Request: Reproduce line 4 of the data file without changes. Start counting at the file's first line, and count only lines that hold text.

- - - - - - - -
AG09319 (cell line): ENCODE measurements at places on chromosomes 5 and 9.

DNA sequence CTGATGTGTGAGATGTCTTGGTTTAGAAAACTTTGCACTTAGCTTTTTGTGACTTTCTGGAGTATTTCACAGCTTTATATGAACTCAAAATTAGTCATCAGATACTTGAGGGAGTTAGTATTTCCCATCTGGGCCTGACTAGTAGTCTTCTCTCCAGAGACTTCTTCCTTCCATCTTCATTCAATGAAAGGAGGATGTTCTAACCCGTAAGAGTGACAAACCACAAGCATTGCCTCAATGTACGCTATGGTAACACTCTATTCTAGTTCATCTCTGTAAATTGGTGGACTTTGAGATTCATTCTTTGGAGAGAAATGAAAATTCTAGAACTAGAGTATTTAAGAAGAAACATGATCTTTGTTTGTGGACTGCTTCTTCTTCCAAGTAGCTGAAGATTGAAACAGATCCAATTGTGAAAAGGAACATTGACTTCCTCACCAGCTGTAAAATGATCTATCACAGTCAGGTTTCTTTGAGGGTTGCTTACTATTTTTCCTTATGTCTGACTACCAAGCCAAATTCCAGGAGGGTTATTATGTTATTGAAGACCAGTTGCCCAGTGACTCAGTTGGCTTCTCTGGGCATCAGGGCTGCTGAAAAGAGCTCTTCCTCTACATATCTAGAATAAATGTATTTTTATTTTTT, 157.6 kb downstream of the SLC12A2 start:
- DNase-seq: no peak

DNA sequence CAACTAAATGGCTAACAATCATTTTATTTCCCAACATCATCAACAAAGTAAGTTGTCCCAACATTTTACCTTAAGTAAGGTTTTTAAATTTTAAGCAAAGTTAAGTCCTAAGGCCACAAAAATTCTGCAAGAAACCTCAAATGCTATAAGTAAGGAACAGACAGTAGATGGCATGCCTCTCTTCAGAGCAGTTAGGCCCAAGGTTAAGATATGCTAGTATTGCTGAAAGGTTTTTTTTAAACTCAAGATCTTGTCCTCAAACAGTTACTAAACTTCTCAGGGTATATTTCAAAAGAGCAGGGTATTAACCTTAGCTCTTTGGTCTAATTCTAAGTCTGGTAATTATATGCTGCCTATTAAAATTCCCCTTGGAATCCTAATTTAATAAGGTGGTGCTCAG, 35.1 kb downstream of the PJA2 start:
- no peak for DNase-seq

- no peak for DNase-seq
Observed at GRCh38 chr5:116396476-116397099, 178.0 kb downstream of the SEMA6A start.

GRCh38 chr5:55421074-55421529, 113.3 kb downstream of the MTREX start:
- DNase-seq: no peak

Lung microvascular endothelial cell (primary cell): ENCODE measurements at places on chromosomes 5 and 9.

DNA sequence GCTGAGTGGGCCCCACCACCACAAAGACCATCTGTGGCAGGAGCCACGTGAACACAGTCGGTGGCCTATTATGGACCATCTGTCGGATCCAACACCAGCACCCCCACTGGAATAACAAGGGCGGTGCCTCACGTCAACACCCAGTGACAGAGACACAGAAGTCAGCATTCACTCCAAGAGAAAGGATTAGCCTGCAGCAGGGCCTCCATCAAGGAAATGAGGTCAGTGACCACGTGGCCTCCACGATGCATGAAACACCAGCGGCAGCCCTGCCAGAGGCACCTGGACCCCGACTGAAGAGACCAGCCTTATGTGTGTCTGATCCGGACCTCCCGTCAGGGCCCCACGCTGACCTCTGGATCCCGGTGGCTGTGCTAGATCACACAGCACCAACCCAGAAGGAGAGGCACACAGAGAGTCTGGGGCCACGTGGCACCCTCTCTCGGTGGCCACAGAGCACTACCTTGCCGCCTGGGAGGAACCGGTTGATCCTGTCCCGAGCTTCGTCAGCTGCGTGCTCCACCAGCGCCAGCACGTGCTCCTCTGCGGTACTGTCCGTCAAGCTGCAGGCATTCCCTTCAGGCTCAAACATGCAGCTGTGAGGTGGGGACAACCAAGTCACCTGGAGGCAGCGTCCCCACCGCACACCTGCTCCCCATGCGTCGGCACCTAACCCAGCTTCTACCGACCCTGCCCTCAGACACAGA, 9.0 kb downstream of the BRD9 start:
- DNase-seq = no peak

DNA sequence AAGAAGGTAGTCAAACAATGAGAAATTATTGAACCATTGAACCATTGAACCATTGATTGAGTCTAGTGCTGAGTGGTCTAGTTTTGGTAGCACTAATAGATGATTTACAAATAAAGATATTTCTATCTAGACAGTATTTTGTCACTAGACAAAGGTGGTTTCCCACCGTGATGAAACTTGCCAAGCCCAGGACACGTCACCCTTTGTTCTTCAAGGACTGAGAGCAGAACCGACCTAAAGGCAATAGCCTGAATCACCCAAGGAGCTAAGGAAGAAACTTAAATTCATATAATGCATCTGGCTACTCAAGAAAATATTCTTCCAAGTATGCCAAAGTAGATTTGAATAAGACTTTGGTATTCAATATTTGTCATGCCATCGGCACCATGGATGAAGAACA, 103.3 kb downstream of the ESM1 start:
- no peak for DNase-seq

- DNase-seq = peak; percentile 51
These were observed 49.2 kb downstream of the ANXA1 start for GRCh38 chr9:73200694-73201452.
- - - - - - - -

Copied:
DNA sequence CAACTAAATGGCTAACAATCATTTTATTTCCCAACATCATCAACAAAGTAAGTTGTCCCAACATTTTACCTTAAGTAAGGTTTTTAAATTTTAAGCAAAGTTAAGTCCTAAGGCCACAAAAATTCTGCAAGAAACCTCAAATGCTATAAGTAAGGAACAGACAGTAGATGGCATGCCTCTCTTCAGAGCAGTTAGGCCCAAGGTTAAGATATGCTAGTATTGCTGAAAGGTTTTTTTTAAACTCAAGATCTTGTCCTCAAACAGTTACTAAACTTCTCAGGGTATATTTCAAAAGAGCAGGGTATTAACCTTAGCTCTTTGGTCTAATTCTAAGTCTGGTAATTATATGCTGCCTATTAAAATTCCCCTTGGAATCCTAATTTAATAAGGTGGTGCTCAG, 35.1 kb downstream of the PJA2 start: